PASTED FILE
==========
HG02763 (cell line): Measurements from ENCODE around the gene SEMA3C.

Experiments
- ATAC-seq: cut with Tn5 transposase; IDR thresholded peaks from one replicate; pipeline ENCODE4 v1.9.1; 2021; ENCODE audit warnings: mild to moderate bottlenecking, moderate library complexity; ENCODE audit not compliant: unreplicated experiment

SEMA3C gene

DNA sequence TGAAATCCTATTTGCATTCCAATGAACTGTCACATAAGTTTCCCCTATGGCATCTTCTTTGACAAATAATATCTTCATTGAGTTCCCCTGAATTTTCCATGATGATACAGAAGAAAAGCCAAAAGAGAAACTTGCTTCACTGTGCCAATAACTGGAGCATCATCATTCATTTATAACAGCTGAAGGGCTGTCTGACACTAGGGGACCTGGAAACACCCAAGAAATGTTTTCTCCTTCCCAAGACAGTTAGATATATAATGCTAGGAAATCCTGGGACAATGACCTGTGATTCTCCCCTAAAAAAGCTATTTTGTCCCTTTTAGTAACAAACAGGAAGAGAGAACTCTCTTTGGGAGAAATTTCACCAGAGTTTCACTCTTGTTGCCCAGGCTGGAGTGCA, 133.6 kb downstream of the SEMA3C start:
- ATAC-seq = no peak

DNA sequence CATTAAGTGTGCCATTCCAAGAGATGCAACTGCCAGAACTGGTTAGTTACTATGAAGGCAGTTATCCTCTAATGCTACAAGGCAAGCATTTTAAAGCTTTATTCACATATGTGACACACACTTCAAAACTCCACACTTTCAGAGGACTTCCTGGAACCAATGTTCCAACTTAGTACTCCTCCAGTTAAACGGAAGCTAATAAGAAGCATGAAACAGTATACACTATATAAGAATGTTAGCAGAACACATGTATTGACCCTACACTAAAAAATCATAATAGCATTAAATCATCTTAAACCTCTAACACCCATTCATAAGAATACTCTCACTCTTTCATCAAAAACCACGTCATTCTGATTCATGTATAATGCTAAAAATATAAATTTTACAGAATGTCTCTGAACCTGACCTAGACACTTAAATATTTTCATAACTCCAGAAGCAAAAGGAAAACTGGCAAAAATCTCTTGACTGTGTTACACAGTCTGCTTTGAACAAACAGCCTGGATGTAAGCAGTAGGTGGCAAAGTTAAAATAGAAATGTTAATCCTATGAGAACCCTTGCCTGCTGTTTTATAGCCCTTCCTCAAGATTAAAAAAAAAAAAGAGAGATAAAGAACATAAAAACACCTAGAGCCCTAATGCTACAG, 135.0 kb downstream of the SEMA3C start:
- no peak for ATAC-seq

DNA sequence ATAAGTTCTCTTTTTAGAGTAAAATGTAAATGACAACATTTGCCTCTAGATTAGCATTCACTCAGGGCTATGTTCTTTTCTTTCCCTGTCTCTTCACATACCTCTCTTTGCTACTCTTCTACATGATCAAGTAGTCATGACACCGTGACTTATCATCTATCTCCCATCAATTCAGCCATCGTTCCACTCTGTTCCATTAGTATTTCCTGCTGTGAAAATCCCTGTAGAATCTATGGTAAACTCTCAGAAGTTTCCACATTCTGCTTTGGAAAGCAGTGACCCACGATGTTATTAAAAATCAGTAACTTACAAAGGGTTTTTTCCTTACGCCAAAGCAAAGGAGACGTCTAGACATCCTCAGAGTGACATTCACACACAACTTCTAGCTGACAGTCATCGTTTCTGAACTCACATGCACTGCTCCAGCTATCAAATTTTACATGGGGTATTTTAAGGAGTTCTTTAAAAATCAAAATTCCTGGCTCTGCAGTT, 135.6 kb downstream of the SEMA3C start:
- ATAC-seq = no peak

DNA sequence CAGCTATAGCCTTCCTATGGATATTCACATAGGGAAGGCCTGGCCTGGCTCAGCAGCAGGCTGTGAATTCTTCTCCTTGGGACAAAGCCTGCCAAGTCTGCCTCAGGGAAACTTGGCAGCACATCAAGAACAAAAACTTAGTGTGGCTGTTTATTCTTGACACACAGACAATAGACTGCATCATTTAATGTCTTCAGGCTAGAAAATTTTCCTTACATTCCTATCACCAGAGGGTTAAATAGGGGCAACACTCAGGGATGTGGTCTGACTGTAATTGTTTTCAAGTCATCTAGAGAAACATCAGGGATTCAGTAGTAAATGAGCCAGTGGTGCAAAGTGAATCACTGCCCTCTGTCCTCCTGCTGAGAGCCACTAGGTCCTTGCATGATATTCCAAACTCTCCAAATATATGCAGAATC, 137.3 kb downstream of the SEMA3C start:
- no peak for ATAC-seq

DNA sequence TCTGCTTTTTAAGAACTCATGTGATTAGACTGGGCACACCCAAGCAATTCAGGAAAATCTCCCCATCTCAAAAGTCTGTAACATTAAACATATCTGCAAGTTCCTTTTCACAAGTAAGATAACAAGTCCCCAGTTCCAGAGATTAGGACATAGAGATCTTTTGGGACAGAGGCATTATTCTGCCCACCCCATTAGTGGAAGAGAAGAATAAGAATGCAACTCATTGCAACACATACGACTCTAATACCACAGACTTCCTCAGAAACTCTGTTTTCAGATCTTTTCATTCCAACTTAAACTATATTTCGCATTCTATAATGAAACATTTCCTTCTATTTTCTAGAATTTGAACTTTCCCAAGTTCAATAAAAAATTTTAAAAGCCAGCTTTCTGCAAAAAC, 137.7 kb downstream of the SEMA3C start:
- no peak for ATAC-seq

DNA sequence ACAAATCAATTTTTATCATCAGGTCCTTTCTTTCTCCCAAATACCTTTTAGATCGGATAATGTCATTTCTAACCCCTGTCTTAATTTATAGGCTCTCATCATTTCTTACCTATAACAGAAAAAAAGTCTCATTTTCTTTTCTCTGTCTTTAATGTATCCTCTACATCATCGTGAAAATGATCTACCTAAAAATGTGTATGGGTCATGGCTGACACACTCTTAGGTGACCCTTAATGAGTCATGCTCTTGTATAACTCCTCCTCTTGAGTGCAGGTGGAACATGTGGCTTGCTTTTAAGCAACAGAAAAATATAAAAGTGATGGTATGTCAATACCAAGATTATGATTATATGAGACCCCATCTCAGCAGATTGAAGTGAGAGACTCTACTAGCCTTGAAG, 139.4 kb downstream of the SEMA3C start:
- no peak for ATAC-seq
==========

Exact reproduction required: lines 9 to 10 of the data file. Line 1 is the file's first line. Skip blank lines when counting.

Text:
DNA sequence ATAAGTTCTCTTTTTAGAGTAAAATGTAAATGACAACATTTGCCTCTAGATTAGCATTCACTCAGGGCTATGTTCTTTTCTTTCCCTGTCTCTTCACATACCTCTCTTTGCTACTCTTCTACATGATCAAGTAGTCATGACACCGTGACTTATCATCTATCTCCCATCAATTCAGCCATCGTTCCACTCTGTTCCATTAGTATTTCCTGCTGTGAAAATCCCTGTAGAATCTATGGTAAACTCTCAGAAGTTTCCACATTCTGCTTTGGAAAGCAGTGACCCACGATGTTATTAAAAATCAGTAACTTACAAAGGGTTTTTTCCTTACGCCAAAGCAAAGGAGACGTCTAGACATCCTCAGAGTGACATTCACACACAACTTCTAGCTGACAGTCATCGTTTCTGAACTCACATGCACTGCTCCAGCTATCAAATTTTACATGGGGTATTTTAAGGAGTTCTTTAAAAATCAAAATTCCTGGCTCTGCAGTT, 135.6 kb downstream of the SEMA3C start:
- ATAC-seq = no peak